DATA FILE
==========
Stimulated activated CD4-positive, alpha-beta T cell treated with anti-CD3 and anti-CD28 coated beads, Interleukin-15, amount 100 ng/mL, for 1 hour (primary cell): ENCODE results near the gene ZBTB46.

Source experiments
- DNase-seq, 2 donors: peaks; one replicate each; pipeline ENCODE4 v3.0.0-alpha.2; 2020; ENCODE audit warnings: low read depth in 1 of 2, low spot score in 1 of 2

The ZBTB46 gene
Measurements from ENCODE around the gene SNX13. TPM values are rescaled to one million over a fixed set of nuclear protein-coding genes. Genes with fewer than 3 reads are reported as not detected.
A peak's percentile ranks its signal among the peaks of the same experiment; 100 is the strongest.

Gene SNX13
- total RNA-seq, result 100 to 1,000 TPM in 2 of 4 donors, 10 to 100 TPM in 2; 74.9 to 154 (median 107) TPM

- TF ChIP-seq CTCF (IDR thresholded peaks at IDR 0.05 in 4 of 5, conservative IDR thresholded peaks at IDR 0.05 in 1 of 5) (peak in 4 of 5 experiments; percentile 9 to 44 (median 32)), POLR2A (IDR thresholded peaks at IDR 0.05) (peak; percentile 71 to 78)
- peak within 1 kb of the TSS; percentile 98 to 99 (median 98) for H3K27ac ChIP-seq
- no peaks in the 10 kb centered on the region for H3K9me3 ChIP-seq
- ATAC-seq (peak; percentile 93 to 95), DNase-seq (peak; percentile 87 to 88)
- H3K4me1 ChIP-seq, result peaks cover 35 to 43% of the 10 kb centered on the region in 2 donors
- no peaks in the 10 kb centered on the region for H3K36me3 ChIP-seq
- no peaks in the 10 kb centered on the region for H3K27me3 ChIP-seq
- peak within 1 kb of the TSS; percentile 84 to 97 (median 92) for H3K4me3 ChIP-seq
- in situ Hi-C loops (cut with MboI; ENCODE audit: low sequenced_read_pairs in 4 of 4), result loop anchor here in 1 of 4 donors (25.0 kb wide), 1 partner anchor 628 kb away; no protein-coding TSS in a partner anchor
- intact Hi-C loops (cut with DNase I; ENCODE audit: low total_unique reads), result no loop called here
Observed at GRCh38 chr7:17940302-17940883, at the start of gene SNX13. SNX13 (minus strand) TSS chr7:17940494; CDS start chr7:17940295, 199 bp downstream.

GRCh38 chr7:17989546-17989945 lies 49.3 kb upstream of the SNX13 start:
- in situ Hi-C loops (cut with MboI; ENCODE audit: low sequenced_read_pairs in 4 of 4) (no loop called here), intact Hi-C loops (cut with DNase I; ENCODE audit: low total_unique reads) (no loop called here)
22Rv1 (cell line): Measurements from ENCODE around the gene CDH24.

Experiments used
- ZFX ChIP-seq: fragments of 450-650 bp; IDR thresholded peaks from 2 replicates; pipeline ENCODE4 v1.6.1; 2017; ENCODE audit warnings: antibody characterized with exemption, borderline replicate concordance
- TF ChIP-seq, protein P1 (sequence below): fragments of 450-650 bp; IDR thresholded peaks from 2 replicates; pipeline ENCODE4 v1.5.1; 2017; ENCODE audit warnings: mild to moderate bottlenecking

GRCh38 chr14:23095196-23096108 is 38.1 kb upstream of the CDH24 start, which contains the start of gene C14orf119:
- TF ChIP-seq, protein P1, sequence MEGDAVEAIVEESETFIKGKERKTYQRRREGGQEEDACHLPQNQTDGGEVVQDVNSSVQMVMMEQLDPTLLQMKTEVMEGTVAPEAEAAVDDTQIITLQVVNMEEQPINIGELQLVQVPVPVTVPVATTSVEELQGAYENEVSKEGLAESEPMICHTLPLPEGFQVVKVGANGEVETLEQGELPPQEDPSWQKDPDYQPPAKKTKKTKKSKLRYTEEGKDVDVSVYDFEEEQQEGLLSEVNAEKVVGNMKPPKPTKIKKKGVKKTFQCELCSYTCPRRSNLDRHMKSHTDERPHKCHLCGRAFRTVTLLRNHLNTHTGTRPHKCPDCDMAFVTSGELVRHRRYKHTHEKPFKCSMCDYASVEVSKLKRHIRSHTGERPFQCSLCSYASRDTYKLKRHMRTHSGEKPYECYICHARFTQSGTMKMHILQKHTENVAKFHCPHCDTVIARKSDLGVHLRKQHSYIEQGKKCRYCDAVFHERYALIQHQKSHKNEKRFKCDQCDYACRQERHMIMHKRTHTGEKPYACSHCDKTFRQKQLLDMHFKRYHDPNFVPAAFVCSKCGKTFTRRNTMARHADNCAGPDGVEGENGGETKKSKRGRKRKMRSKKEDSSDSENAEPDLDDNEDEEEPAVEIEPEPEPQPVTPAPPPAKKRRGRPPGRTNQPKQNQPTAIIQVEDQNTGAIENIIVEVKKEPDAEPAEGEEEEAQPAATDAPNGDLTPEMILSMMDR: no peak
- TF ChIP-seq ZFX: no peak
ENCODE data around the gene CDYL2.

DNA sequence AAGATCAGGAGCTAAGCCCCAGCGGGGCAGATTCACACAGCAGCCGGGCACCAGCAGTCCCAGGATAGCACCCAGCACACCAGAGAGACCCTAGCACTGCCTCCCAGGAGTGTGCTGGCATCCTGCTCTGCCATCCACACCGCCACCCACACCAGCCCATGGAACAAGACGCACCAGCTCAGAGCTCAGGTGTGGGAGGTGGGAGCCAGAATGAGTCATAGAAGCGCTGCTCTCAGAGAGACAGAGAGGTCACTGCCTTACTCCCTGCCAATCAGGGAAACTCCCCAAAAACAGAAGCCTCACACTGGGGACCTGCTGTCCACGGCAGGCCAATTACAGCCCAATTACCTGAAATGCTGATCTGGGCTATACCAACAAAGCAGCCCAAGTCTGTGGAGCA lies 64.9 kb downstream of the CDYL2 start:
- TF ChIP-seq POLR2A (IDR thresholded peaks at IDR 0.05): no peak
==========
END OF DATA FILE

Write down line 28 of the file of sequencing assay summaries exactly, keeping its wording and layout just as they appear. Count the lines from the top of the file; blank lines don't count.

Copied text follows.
- TF ChIP-seq ZFX: no peak